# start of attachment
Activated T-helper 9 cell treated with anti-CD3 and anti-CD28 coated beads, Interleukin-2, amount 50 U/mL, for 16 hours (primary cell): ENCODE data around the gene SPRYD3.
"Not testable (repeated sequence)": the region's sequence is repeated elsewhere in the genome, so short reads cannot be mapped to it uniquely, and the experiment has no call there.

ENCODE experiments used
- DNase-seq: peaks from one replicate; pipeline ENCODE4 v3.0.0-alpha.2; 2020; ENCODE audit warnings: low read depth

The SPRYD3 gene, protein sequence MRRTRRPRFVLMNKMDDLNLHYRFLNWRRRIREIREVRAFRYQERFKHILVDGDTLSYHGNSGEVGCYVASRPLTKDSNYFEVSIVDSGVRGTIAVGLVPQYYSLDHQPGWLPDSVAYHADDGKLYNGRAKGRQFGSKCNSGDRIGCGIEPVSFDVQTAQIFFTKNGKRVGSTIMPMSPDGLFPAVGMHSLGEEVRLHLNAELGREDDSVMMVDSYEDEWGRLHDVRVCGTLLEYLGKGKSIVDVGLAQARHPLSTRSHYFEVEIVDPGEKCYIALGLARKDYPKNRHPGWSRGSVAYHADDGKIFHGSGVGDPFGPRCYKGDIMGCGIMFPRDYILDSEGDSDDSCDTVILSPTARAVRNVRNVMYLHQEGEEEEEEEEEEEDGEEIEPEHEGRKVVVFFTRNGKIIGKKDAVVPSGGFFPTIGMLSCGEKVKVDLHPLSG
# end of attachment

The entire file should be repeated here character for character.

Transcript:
Activated T-helper 9 cell treated with anti-CD3 and anti-CD28 coated beads, Interleukin-2, amount 50 U/mL, for 16 hours (primary cell): ENCODE data around the gene SPRYD3.
"Not testable (repeated sequence)": the region's sequence is repeated elsewhere in the genome, so short reads cannot be mapped to it uniquely, and the experiment has no call there.

ENCODE experiments used
- DNase-seq: peaks from one replicate; pipeline ENCODE4 v3.0.0-alpha.2; 2020; ENCODE audit warnings: low read depth

The SPRYD3 gene, protein sequence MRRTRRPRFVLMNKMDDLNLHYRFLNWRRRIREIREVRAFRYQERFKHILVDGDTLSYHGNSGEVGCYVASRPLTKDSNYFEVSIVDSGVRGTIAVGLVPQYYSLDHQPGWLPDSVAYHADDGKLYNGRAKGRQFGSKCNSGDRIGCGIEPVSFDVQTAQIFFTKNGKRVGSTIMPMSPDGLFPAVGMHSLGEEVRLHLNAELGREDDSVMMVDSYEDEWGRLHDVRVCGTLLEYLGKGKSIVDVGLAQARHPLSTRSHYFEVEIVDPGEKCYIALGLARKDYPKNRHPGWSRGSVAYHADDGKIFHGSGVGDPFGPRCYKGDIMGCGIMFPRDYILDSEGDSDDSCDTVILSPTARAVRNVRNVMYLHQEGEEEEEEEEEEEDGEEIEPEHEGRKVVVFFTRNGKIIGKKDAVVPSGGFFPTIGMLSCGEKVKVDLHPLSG